66. 66. Antiresorptive Medications: Slow Bone Loss      Goal: Prevent bone loss, lower risk of fx Bisphosphonates Calcitonin Estrogen therapy, hormone replacement therapy (HRT) Selective estrogen receptor modulators (SERMs) Osteoporosis Treatment Options Treatment Options for 71
  67. 67. Bisphosphonates     Alendronate (Fosamax), ibandronate (Boniva), risedronate (Actonel) Preserves or increases bone density Decreases rate of bone resorption Decreases fractures 72
  68. 68. Bisphosphonates    Inhibits osteoclasts (bone-resorbing cells) – prevents resorption Decreases postmenopausal vertebral & nonvertebral fx by 40-50 % (relative risk) or 1-2% (absolute risk reduction) Do not take calcium with bisphosphonates  interferes with absorption 73
  69. 69. Bisphosphonates    Side effects: digestive problems, bone & muscle pain, osteonecrosis of the jaw Thigh bone or femur fx in some women using bisphosphonates for more than 5 yrs Adverse gastrointestinal symptoms   Esophageal irritation, heartburn, gastritis Contraindicated: Dysphagia, esophageal disease, gastritis, ulcers; severe renal insufficiency 74
  70. 70. Osteonecrosis of the Jaw
  71. 71. Increased Risk Femur Fx –long-term use of bisphosphonates    Atypical subtrochanteric femur fractures Dull aching thigh pain weeks to months before fracture occurs Taking Fosamax (alendronate) for more than five years could cause spontaneous fx
  72. 72. Bisphosphonates: KNOW!    (1) Take on empty stomach, first thing in the morning with 8 oz of water; (2) Remain upright for 30 minutes; and (3) Not eat or drink anything else for 30 minutes 78
  73. 73. Question  The physician prescribes alendronate sodium (Fosamax) for a 72-year old woman. Which information should the nurse include in teaching the patient about this drug?
  74. 74. Calcitonin (Fortical, Miacalcin)    Hormone – Regulates calcium, bone processes IM, Subcut, Intranasal Safe, effective tx for osteoporosis   Decreases vertebral fractures by up to 35% Side effects: Hypocalcemia (all routes), nasal irritation (intranasal) 80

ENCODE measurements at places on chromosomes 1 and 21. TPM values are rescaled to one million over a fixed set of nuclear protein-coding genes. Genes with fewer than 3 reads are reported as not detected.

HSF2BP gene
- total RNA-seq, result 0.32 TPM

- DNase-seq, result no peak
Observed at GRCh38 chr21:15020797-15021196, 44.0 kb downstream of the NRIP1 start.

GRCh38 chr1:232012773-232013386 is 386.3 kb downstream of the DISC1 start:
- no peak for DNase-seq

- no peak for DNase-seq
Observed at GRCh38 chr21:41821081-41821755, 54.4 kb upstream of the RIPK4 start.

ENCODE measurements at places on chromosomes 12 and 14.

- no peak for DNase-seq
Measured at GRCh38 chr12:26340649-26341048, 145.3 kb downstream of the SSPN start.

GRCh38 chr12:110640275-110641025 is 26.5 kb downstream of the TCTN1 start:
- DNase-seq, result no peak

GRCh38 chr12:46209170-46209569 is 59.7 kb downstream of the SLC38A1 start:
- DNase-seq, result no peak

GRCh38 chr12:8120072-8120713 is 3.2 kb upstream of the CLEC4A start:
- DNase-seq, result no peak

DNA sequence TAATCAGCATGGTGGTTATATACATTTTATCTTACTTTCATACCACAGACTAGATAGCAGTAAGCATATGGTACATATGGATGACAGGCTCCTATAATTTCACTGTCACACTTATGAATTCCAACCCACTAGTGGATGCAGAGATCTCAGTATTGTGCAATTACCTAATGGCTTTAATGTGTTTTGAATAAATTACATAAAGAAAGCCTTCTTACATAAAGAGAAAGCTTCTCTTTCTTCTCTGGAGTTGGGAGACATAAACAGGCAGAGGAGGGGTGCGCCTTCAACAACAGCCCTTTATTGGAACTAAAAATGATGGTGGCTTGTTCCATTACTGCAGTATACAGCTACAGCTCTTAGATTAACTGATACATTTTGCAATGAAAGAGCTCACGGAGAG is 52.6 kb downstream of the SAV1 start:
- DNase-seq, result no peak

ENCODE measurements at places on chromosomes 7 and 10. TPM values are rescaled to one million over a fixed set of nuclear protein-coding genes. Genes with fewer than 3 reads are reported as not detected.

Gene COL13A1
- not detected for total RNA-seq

75. 75. Hormone Replacement Therapy (HRT)   Estrogen or estrogen with progestin therapy (to prevent uterine CA) Estrogen: protective effect on bone       Accelerates death of osteoclasts, prolongs life of osteoblasts ↑ Bone density spine & hip ↓ Spine & hip fractures Risk: heart attack, stroke, breast CA, blood clots FDA: if a woman needs a medicine for osteoporosis, but does not require estrogen for menopause symptoms, then a non-estrogen alternative should be used http://www.nof.org/awareness2/2007/images/Bone_Tool_Kit.pdf 81
  76. 76. 82
  77. 77. Selective Estrogen Receptor Modulators (SERMs) “Mock” Estrogen      Benefits of estrogens without some of the disadvantages Raloxifene (Evista) postmenopausal prevention & treatment of osteoporosis in women SERMs less effective than bisphosphonates Reduce bone loss, decrease fracture risk (esp spine) Side effects: blood clots, stroke, hot flashes, night sweats, endometrial cancer, leg swelling 83
  78. 78. Diagnostic Tests 84
  79. 79. Bone mineral density test (BMD): Secondary Prevention   Dual energy x-ray absorptiometry (DEXA) Femoral neck predicts hip fx risk best    Gold standard for fracture prediction Other sites: spine, wrist, or total body Results (compared with young adult mean)   BMD 1 SD below mean (-1 S) = osteopenia BMD 2.5 SD below mean (-2.5 SD) = osteoporosis How to Diagnose Osteoporosis 85
  80. 80. Bone Mineral Density Test (BMD)